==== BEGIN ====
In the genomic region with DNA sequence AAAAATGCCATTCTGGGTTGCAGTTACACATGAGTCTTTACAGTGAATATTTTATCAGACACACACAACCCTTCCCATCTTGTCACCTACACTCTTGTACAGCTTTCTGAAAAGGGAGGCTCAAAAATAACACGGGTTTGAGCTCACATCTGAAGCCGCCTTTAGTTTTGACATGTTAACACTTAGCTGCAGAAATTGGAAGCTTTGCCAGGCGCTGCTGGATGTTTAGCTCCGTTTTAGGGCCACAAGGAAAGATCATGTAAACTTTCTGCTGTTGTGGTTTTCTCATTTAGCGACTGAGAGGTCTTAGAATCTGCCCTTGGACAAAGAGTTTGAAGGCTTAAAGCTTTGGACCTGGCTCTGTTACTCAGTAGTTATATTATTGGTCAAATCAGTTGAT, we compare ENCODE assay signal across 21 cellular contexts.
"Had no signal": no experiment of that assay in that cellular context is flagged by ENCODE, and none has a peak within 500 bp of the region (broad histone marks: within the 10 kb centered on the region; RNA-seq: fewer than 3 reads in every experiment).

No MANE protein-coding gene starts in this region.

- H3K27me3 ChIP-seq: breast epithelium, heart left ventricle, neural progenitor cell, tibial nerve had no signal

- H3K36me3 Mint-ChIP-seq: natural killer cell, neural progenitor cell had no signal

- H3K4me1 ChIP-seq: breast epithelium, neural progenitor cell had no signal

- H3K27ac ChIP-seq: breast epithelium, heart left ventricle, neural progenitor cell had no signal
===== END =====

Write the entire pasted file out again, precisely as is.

In the genomic region with DNA sequence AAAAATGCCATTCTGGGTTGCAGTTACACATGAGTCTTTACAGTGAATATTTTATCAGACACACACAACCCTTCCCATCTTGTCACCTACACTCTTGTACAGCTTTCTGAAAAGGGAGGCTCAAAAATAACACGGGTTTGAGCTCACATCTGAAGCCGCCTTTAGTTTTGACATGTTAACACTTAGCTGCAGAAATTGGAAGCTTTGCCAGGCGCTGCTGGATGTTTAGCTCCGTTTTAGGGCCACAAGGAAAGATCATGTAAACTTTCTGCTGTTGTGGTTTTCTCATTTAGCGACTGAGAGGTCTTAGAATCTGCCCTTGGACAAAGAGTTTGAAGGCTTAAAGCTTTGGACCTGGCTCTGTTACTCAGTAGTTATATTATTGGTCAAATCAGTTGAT, we compare ENCODE assay signal across 21 cellular contexts.
"Had no signal": no experiment of that assay in that cellular context is flagged by ENCODE, and none has a peak within 500 bp of the region (broad histone marks: within the 10 kb centered on the region; RNA-seq: fewer than 3 reads in every experiment).

No MANE protein-coding gene starts in this region.

- H3K27me3 ChIP-seq: breast epithelium, heart left ventricle, neural progenitor cell, tibial nerve had no signal

- H3K36me3 Mint-ChIP-seq: natural killer cell, neural progenitor cell had no signal

- H3K4me1 ChIP-seq: breast epithelium, neural progenitor cell had no signal

- H3K27ac ChIP-seq: breast epithelium, heart left ventricle, neural progenitor cell had no signal